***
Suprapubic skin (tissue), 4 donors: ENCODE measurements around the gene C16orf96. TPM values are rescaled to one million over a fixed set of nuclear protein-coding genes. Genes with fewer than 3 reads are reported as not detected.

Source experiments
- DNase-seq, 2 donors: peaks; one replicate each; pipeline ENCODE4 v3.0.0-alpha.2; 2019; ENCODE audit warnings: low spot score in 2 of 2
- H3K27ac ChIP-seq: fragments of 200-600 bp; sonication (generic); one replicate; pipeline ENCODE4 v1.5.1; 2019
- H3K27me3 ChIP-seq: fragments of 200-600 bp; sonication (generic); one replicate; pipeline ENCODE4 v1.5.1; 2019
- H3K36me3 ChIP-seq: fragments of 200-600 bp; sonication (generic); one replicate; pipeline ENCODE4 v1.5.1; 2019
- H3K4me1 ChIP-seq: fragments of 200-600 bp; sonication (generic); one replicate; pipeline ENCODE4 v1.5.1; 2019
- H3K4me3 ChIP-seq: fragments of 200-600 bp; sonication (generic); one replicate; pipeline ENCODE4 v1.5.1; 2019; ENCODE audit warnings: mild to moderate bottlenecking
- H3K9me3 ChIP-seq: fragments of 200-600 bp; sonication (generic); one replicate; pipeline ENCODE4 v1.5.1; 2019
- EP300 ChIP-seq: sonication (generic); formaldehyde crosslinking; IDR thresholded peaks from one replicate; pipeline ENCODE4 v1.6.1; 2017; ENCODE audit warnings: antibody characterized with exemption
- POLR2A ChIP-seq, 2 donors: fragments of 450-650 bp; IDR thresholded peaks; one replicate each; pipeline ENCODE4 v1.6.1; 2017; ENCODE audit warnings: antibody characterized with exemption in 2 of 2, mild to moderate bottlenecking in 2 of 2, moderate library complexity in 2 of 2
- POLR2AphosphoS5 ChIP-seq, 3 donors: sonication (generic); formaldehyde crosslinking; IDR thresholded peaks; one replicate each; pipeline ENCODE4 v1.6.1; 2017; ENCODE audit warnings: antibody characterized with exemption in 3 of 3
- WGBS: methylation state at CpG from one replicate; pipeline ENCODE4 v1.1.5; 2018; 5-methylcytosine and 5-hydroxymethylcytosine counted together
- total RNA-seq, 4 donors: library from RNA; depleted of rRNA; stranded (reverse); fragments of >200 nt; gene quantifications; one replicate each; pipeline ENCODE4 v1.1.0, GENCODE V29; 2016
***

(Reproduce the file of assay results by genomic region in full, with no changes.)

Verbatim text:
Suprapubic skin (tissue), 4 donors: ENCODE measurements around the gene C16orf96. TPM values are rescaled to one million over a fixed set of nuclear protein-coding genes. Genes with fewer than 3 reads are reported as not detected.

Source experiments
- DNase-seq, 2 donors: peaks; one replicate each; pipeline ENCODE4 v3.0.0-alpha.2; 2019; ENCODE audit warnings: low spot score in 2 of 2
- H3K27ac ChIP-seq: fragments of 200-600 bp; sonication (generic); one replicate; pipeline ENCODE4 v1.5.1; 2019
- H3K27me3 ChIP-seq: fragments of 200-600 bp; sonication (generic); one replicate; pipeline ENCODE4 v1.5.1; 2019
- H3K36me3 ChIP-seq: fragments of 200-600 bp; sonication (generic); one replicate; pipeline ENCODE4 v1.5.1; 2019
- H3K4me1 ChIP-seq: fragments of 200-600 bp; sonication (generic); one replicate; pipeline ENCODE4 v1.5.1; 2019
- H3K4me3 ChIP-seq: fragments of 200-600 bp; sonication (generic); one replicate; pipeline ENCODE4 v1.5.1; 2019; ENCODE audit warnings: mild to moderate bottlenecking
- H3K9me3 ChIP-seq: fragments of 200-600 bp; sonication (generic); one replicate; pipeline ENCODE4 v1.5.1; 2019
- EP300 ChIP-seq: sonication (generic); formaldehyde crosslinking; IDR thresholded peaks from one replicate; pipeline ENCODE4 v1.6.1; 2017; ENCODE audit warnings: antibody characterized with exemption
- POLR2A ChIP-seq, 2 donors: fragments of 450-650 bp; IDR thresholded peaks; one replicate each; pipeline ENCODE4 v1.6.1; 2017; ENCODE audit warnings: antibody characterized with exemption in 2 of 2, mild to moderate bottlenecking in 2 of 2, moderate library complexity in 2 of 2
- POLR2AphosphoS5 ChIP-seq, 3 donors: sonication (generic); formaldehyde crosslinking; IDR thresholded peaks; one replicate each; pipeline ENCODE4 v1.6.1; 2017; ENCODE audit warnings: antibody characterized with exemption in 3 of 3
- WGBS: methylation state at CpG from one replicate; pipeline ENCODE4 v1.1.5; 2018; 5-methylcytosine and 5-hydroxymethylcytosine counted together
- total RNA-seq, 4 donors: library from RNA; depleted of rRNA; stranded (reverse); fragments of >200 nt; gene quantifications; one replicate each; pipeline ENCODE4 v1.1.0, GENCODE V29; 2016